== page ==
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Ford set to cut 7,000 jobs, 10% of global salaried staff

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Ford plans to cut 7,000 jobs. JUSTIN SULLIVAN/GETTY IMAGES/AFP

Ford set to cut 7,000 jobs, 10% of global salaried staff

Ford plans to cut 7,000 jobs, or 10 per cent of its global salaried workforce, as part of a reorganisation as it revamps its vehicle offerings, the company said on Monday.

The downsizing will involve some layoffs and reassignments of white-collar staff and should be complete by the end of August, a Ford spokeswoman said. Ford has been phasing out most sedan models in the US as more consumers have opted for pickup trucks and sport utility vehicles.

The move, which began last year and follows some job cuts announced earlier in other regions, will lead to 800 layoffs in North America in total, including about 500 this week, said Ford spokeswoman Marisa Bradley.

The company has yet to determine all of the specifics in other regions, she said.

The actions, expected to save about $600 million a year, come as Ford ramps up investment in electric cars and autonomous driving technology, eyeing future growth in those businesses even as current profitability is tied closely to sales of conventional vehicles in North America, including its best-selling F-150 pickup trucks.

Ford’s downsizing also comes as car sales cool in key markets, including the US and China.

“To succeed in our competitive industry, and position Ford to win in a fast-changing future, we must reduce bureaucracy, empower managers, speed decision making, focus on the most valuable work and cut costs,” CEO Jim Hackett said in an email to employees.

Ford had 199,000 employees, including its unionised workforce, at the end of last year, down from 202,000 in 2017, according to securities filings.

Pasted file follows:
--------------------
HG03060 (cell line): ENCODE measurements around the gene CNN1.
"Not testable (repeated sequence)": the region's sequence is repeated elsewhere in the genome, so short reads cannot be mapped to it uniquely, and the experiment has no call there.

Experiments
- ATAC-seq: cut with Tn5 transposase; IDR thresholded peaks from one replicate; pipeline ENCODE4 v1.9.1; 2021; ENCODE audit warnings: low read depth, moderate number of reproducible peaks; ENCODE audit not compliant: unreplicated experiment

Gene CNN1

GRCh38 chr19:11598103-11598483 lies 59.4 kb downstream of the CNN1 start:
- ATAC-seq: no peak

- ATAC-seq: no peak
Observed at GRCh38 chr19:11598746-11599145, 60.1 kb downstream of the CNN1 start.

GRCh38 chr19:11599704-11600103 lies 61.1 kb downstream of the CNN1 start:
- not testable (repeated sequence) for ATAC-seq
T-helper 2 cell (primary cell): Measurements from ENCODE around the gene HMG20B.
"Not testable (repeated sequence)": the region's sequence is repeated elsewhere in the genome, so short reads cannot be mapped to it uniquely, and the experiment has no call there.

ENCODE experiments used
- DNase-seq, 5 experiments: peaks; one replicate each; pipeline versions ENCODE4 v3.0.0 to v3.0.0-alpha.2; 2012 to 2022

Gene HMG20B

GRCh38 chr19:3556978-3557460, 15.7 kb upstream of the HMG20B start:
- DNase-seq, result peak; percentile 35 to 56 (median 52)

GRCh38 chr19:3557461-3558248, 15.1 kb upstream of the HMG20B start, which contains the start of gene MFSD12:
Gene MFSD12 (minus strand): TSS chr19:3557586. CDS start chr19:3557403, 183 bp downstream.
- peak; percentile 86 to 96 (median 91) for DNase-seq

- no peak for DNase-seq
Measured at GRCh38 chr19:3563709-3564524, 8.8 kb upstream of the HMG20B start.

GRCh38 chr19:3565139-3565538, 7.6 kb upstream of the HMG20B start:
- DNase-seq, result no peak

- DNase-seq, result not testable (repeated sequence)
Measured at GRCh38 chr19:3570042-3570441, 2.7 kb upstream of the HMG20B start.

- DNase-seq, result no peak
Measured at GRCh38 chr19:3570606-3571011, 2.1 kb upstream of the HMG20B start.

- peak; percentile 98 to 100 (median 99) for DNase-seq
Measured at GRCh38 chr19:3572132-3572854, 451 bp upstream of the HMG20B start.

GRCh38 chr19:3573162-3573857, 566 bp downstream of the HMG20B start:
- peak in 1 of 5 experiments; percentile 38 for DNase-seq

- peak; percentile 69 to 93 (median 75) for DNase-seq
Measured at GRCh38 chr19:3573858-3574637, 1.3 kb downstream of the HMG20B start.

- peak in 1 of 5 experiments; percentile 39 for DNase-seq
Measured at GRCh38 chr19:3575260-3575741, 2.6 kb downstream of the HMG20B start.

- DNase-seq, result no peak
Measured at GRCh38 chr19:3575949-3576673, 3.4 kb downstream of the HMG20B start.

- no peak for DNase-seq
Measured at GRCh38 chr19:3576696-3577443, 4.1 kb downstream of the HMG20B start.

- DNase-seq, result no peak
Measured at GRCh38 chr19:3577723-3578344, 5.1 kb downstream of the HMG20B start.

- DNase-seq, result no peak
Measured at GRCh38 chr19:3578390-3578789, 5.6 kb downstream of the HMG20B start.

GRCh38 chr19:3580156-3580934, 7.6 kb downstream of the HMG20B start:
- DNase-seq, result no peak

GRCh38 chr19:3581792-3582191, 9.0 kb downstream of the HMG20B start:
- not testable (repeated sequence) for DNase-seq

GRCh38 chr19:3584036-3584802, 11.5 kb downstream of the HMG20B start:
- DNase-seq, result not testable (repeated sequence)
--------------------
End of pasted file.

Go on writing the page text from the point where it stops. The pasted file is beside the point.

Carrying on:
Earlier moves

Ford in March announced it would eliminate more than 5,000 jobs in Germany. Bradley said Monday’s figures included salaried staff in Germany affected by that move but that some of the figures in the German announcement related to hourly staff.

Ford also previously announced moves to exit the commercial heavy truck business in Brazil, restructure its Russia operations and cease production at two plants in that country while ending production at a plant in Bordeaux, France.

Ford had signalled that it expected significant job cuts in April 2018 when it announced it would phase out several small models in North America.

“As we have said, Ford is undergoing an organisational redesign process helping us create a more dynamic, agile and empowered workforce, while becoming more fit as a business,” Bradley said.

“We understand this is a challenging time for our team but these steps are necessary to position Ford for success today and yet preparing to thrive in the future.”

General Motors has also undertaken job cuts over the last year for similar reasons, announcing plans to shutter seven plants worldwide, including five in North America.

The GM announcement drew heavy criticism from US and Canadian politicians, including US President Donald Trump. Earlier this month, GM said it was in talks to sell an Ohio plant to Workhorse, a Cincinnati-based company that focuses on producing electric delivery vehicles.

Shares of Ford ended down 0.1 per cent at $10.28.

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